IN THE KITCHEN
Genuine Thai food on the South Coast region of Massachusetts can be hard to find. But at Cilantro Thai Cuisine, which opened a year ago, taking over from another Thai restaurant, it’s as genuine as it gets. It is run by twin sisters, Thailand natives Padee Phimolmas and Tammy Keyes, with head chef Nong Detmonguhanh in the kitchen, born in Thailand, raised in Laos, and learning her craft by growing up cooking. Keyes had run a restaurant in San Diego before moving to the area, and combines what she knows with the chef to create a cuisine reflective of Bangkok and central Thailand that in the future may be expanded to include the flavors of other regions. Phimolmas came to the area with her young children to give them a better education. Following them was husband Varut Phimolmas, who works in various capacities, including making deliveries. He quit his job as a chemical plant manager in Bangkok to come, he said, because “family is first priority.”
The restaurant doesn’t serve liquor, but you can bring your own, and is open for lunch and dinner. It is small, seating 22, so take-out is more the rule. Be advised: If you do come in cold weather, the old building is drafty, but there are space heaters rolled out to keep you warm. Shelves and walls are adorned with Thai art, including elephant figurines and photos of the Thai king, the walls painted lighter than the previous restaurant’s black and gray. Business has been good, Varut Phimolmas said, with regular customers including nearby Tabor Academy students. When it first opened, there was a great crush of customers, which led to slow service, something he still apologizes for, but has since been smoothed out. “We appreciate the support shown to us,” he said about customers who have returned and stayed loyal. “People have been very kind to us.”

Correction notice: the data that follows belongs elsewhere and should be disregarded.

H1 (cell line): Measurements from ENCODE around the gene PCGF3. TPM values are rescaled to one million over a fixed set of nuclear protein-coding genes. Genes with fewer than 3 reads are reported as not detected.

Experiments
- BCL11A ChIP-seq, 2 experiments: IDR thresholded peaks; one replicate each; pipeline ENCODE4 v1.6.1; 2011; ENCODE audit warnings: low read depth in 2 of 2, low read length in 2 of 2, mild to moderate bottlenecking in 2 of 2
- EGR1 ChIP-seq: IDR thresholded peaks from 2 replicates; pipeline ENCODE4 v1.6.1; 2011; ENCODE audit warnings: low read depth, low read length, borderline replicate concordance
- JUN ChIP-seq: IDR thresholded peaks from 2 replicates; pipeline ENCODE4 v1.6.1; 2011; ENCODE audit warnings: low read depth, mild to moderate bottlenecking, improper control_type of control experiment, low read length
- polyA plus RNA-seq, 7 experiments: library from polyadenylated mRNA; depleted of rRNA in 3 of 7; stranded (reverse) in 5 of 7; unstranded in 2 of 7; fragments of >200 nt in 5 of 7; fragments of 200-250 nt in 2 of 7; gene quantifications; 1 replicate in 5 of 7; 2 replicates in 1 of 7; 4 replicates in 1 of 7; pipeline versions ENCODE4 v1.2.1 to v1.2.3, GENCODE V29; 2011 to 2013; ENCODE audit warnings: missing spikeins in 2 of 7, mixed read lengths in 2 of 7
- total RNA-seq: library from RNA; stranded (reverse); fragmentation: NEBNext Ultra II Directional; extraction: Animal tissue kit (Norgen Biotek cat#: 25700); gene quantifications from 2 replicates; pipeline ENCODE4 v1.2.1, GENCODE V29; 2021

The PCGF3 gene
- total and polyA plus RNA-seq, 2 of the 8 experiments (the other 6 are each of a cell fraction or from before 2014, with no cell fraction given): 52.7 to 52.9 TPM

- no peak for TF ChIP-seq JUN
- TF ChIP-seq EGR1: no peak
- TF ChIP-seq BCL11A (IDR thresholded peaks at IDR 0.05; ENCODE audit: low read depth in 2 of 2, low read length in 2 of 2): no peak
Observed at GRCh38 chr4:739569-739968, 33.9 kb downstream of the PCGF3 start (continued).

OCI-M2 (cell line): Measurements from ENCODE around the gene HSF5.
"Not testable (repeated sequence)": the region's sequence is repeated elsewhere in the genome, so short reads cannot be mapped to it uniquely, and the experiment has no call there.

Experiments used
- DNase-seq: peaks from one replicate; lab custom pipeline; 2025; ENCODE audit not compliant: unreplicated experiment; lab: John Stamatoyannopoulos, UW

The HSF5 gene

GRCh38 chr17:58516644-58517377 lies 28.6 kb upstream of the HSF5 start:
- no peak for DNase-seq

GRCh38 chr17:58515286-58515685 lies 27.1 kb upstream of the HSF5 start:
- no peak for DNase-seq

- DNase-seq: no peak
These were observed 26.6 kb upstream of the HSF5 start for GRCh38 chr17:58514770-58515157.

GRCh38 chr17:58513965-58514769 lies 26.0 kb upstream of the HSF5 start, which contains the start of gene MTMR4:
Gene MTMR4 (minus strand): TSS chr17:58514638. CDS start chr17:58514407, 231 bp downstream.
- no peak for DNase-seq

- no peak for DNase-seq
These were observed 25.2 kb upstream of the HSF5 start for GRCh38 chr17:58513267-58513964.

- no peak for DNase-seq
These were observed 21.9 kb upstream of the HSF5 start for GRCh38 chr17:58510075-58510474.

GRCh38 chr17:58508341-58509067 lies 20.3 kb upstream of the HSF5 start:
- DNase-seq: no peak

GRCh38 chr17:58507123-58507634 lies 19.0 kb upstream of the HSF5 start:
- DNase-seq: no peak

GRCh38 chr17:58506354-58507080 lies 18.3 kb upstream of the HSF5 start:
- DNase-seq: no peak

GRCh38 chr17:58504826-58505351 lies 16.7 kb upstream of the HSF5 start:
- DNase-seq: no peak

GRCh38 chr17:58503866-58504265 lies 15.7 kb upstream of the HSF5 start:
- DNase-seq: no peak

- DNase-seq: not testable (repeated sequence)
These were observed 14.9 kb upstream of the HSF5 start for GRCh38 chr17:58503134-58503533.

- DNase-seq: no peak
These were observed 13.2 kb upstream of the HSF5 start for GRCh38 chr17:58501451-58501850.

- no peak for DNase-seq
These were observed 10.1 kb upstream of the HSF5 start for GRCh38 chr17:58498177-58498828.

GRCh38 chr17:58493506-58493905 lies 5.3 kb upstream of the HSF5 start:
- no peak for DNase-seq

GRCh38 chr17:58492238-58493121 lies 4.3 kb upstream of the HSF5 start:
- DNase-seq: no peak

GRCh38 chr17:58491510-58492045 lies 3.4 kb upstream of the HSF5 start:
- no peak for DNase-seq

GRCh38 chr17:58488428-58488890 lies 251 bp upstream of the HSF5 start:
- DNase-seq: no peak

ON THE MENU
The offerings are ample here, everything made to order, from appetizers like the chicken wings ($8) -- seven fat wing sections marinated in a blend of seasonings, then slow-baked before being grilled to crunchy perfection -- to classic Thai soups; the tom yum ($4-$7) is particularly tasty, with sour sop, lemongrass, lime juice, mushrooms, tomatoes, baby corn, and cilantro. Another nice warm-up on a cold night is the wonton soup ($6-$8), with steaming chicken broth swimming with juicy ground pork wontons, lettuce, and scallions. Satay ($7) is popular as well -- three sticks of chicken marinated in coconut milk and Thai herbs, and served with peanut sauce and cucumber relish.
You can get salads as well, including the traditional lahp ($11-$12), a ground-meat dish of pork, chicken, or beef, with cilantro, basil, scallions, lime, and spices, served with cucumber slices and sticky rice. The papaya salad ($12) is a hit, too -- shredded papaya with Thai spices, garlic, lime, and cherry tomato, served with chicken wings and coconut rice.
Nothing says Thai like curry, and they have it in a variety of styles, including the mango curry ($13), with thick chunks of fresh mango, bell pepper, onion, mushroom, zucchini, coconut milk, and a choice of pork, chicken, vegetable, beef, shrimp, scallop, or tofu, a smooth and tangy dish that you can get ramped up in heat if you’d like. Pad Thai ($11-$14) is a signature dish, with noodles imported from Thailand, fried with egg, scallion, ground peanut, and choice of meats.
The portions are ample, but if you’ve room for dessert, you may try traditional dishes like mango sticky rice ($5.50), which is fresh mango and sticky rice mixed with sweet coconut milk.
Cilantro Thai Cuisine, 374 Front St., Marion, 508-748-2700, www.cilantrocuisine.com.
Paul E. Kandarian can be reached at firstname.lastname@example.org.